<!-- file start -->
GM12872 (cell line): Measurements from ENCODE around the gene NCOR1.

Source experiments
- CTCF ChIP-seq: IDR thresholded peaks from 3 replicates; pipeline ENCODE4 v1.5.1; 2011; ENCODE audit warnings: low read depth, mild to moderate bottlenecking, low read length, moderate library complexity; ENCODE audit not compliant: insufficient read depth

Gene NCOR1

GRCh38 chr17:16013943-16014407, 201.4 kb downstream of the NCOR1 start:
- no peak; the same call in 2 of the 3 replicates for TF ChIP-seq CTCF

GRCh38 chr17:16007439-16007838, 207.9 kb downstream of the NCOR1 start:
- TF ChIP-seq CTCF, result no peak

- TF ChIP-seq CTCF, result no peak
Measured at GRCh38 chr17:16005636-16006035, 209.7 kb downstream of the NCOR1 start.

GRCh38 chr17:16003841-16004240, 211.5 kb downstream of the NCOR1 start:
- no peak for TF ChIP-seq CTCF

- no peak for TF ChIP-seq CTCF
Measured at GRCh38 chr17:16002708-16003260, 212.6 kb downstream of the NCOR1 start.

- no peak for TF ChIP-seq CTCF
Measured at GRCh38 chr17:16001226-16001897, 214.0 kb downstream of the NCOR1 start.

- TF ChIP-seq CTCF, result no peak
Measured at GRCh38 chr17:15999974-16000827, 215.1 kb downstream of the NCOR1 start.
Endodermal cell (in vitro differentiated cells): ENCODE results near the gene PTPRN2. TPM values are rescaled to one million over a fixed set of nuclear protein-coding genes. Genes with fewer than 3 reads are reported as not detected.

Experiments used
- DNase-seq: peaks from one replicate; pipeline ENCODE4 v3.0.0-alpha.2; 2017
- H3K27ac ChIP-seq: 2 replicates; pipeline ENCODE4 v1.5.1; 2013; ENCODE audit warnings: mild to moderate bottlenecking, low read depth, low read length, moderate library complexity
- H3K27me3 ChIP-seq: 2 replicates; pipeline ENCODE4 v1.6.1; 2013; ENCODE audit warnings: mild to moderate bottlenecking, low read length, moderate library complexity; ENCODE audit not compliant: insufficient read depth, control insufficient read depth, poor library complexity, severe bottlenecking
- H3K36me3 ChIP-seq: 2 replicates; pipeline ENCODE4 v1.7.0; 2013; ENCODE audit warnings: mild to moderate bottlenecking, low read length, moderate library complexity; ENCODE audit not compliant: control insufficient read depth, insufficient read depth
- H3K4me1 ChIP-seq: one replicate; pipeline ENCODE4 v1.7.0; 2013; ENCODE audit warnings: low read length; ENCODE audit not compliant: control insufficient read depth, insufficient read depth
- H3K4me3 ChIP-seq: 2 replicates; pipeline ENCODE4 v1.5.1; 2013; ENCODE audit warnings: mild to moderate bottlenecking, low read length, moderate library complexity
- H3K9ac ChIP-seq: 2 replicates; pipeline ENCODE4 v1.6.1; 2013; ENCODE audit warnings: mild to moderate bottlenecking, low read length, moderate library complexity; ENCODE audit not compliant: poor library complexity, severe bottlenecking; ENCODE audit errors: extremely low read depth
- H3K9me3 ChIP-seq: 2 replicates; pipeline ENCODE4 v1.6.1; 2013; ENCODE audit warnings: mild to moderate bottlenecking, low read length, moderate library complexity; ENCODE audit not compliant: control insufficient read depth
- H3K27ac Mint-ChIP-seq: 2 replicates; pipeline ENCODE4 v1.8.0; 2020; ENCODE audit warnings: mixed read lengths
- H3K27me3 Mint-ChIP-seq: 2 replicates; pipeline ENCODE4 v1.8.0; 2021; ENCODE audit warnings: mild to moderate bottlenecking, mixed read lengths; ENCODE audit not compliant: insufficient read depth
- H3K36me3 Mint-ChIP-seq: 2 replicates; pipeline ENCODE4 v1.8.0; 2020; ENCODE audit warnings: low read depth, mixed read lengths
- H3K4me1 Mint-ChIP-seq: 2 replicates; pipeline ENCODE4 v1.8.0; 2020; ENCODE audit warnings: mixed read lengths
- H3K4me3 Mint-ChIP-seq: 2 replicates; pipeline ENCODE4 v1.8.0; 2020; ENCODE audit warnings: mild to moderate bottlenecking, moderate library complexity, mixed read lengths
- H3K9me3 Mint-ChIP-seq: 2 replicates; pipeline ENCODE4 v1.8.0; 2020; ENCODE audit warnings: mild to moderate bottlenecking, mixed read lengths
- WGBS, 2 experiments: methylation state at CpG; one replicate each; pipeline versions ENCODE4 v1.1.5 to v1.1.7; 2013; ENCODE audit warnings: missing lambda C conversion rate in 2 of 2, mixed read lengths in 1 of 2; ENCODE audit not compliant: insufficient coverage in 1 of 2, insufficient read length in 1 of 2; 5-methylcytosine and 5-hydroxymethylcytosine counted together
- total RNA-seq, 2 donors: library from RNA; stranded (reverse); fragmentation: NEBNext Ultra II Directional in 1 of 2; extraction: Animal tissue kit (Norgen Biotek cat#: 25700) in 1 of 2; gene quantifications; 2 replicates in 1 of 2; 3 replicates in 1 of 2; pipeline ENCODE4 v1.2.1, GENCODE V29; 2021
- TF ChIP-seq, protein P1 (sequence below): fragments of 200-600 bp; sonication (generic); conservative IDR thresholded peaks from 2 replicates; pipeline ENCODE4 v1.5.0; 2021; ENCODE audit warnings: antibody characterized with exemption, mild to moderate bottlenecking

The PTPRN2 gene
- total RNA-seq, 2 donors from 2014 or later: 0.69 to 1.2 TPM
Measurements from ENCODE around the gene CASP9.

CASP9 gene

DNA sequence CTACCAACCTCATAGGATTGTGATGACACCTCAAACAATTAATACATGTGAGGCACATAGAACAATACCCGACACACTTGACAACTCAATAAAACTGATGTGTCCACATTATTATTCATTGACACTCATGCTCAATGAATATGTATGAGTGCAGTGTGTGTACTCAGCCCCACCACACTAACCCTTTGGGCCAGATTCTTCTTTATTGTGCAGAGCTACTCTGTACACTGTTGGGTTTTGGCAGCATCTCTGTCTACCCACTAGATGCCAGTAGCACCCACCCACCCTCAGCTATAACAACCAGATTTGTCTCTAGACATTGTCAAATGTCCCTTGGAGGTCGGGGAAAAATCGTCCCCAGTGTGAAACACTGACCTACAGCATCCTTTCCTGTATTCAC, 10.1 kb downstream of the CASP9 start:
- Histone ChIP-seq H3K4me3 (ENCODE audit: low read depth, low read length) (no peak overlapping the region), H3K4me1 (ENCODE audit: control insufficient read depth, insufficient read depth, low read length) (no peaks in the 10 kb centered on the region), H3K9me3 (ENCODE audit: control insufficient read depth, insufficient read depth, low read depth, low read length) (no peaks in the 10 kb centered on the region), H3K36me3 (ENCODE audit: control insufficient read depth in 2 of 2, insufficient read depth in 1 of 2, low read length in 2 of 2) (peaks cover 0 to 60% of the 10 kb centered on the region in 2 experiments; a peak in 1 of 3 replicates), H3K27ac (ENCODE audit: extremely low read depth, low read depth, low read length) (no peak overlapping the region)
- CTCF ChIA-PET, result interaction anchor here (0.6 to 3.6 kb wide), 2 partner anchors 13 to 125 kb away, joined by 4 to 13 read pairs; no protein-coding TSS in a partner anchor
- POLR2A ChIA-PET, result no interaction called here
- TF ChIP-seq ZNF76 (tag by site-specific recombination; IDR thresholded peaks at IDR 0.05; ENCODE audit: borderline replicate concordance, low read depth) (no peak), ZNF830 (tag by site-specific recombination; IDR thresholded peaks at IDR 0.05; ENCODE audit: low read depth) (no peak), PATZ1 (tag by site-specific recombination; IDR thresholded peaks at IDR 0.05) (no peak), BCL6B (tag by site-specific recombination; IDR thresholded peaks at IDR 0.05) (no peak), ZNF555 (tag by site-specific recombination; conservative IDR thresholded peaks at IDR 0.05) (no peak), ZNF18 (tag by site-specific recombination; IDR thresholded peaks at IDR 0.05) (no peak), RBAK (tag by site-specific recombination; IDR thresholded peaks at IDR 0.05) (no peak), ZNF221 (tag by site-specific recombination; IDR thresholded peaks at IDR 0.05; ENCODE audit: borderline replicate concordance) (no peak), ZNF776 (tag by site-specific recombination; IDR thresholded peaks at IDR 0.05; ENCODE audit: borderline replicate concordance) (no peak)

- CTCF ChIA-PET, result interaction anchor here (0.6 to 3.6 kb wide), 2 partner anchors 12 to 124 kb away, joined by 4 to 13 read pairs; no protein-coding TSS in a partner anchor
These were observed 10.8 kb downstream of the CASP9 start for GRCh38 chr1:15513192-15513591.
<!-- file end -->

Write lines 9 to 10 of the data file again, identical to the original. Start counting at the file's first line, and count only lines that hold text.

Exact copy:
- TF ChIP-seq CTCF, result no peak
Measured at GRCh38 chr17:16005636-16006035, 209.7 kb downstream of the NCOR1 start.